Scott Sapp was looking for a career in healthcare that was interesting and well paid - and that would give him mobility and the ability to use his skills in a wide variety of settings. Respiratory care seemed like an attractive alternative.
Thirty years later, he has no regrets. "It was a wonderful choice," says Sapp, director of respiratory care at Bethesda Hospital, a member of the HealthEast Care system.
An evolving field
Respiratory care began in the 1940s when physicians started prescribing oxygen therapy. Then therapists began to administer aerosol medications as well as oxygen. By the 1970s, respiratory therapists were managing patients on ventilators and functioning as important members of the critical care team.
Today, physicians rely on respiratory therapists to assist with the diagnosis and treatment of patients who have asthma, emphysema, spinal cord injuries, heart-lung transplants, major trauma and other serious conditions.
At Bethesda, Sapp and his staff of 50 respiratory therapists work with patients who have severe respiratory failure or chronic respiratory disability. Others come directly from an intensive care unit to be weaned from a ventilator.
In addition to their acute illness, most patients at Bethesda also have an underlying chronic condition such as diabetes, high blood pressure or traumatic injury. "Our work requires high-level clinical and assessment skills," Sapp says.
Sapp and his staff also need good communication skills, as well as the ability to work as part of a care team that includes physical therapists, occupational therapists, nurses, physicians, spiritual care providers and psychologists.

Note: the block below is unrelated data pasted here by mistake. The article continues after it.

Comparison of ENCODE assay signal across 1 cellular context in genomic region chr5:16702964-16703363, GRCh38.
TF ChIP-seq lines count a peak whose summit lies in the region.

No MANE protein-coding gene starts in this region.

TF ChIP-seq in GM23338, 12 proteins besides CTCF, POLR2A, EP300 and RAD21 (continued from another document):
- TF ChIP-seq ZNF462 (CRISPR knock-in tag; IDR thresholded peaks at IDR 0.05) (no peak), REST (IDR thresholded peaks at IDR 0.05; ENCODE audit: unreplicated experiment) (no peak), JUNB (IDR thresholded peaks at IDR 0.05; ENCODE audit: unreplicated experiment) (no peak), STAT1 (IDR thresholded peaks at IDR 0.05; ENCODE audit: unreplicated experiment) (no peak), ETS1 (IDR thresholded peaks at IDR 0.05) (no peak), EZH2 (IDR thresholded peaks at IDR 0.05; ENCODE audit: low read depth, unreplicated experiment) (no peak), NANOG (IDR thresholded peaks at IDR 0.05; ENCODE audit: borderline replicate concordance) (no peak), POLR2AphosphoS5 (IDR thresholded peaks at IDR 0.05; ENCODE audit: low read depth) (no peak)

Variety And mobility
"Respiratory therapists can find a job almost anywhere and in a wide variety of settings," Sapp says. "These include acute care, nursing homes that care for ventilator patients, sleep labs and home care."
Therapists also play a big role in patient education.And in some parts of the country, respiratory therapists are serving as case managers for patients living in the community with chronic respiratory conditions. Respiratory therapists also work in research, management and medical device companies.
Changing educational preparation
"About 90 percent of the therapists working at Bethesda have a two-year associate degree," Sapp says. "But the demand for respiratory therapists with a four-year degree will grow."
That's because therapy is becoming more complex. "For example, we can now manipulate the breath of a patient on a ventilator by controlling the length of the inhalation so the patient can exhale more easily. And we can also control air pressure to prevent damage to the lungs," Sapp explains.
Seven years ago, the Mayo School of Health Sciences asked respiratory care managers in the five-state region what the practitioners of the future would need to know. Managers said they were looking for professionals with strong clinical skills and higher-level skills in communications, management and research. As a result, Mayo moved from a two-year to a four-year degree. Recently, the College of St. Catherine did likewise.
"We're still in the early stages of this transition," Sapp says. But he advises those entering the field with a two-year degree to work toward a four-year degree. He notes that most healthcare systems offer educational benefits and flexible schedules. And available programs include both traditional and online classes.
Nancy Giguere is a freelance writer from St. Paul who has written about healthcare since 1995.